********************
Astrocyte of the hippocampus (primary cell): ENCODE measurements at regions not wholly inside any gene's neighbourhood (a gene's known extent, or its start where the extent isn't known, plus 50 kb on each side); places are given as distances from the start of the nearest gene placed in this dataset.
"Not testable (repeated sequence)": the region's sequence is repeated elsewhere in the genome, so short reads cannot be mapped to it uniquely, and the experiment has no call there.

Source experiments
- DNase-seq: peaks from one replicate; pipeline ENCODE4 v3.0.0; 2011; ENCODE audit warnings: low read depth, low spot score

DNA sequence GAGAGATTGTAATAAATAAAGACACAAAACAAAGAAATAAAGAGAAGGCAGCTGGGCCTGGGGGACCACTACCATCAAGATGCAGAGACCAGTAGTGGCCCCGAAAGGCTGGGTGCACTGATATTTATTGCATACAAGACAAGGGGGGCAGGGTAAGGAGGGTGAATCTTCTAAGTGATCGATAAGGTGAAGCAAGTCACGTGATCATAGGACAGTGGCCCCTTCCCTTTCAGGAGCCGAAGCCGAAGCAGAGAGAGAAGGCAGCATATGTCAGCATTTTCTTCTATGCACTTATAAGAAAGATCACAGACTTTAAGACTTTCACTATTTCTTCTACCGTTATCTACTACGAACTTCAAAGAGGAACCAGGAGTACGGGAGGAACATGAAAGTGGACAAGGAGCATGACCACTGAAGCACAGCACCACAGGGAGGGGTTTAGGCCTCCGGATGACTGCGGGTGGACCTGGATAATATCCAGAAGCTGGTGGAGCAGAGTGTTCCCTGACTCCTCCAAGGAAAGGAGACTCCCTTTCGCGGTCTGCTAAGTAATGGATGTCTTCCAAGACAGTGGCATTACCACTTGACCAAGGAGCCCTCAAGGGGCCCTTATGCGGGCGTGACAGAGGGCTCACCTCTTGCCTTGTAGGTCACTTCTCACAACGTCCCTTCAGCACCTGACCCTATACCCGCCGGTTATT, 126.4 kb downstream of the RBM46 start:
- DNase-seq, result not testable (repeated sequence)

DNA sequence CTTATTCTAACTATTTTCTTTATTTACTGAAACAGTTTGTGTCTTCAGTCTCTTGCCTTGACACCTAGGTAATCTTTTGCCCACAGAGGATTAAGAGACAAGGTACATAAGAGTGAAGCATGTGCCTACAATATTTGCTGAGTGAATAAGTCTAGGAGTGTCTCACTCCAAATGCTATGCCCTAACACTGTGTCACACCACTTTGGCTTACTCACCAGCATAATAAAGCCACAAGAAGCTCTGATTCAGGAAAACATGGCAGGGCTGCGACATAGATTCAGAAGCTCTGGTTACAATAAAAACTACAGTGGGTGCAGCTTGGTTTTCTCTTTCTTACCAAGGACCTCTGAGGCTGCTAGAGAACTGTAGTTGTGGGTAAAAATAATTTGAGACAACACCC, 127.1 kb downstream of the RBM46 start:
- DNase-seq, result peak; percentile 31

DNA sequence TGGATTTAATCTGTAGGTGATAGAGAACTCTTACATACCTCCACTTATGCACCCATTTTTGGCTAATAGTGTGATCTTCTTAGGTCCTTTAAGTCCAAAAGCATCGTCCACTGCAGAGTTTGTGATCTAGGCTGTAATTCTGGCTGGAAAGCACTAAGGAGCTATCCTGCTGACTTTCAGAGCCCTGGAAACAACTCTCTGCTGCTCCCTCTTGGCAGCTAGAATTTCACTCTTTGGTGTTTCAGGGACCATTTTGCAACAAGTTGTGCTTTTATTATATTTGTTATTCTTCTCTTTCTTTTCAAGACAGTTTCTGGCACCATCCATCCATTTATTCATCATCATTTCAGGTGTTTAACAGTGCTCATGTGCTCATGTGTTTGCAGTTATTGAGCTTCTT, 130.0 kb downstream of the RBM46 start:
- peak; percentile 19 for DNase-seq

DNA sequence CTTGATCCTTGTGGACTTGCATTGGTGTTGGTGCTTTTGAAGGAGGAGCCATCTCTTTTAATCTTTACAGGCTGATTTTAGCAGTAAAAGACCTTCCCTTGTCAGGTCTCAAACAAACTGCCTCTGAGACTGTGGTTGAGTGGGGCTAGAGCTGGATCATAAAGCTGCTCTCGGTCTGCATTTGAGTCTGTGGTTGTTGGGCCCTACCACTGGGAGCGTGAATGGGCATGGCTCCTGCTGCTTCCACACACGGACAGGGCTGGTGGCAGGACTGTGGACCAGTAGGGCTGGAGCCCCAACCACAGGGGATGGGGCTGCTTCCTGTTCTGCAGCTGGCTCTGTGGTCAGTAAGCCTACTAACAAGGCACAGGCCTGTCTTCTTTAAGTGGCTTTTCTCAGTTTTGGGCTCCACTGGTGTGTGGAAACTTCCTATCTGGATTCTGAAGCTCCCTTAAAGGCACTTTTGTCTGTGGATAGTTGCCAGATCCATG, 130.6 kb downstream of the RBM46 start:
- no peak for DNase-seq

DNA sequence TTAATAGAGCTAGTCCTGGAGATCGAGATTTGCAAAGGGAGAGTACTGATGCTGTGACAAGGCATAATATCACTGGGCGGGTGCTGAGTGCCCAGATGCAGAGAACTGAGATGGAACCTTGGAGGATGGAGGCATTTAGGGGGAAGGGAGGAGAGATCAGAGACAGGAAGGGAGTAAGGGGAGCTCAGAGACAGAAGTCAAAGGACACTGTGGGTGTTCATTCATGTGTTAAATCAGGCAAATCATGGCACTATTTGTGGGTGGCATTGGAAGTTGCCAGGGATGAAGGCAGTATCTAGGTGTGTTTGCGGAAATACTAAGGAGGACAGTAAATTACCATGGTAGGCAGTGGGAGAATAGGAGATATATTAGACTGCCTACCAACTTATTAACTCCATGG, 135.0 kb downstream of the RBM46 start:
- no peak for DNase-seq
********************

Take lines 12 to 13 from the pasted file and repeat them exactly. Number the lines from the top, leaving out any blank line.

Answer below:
- no peak for DNase-seq

DNA sequence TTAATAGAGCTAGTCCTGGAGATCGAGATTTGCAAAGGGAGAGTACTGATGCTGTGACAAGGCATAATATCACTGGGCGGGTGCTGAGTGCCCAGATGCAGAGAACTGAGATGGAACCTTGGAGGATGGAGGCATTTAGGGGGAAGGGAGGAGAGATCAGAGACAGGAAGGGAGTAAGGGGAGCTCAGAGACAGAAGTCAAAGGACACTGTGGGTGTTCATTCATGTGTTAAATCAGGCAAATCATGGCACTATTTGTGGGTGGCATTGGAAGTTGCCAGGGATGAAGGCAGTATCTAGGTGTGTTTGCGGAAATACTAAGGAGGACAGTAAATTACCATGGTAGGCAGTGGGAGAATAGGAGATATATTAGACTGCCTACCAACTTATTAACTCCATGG, 135.0 kb downstream of the RBM46 start: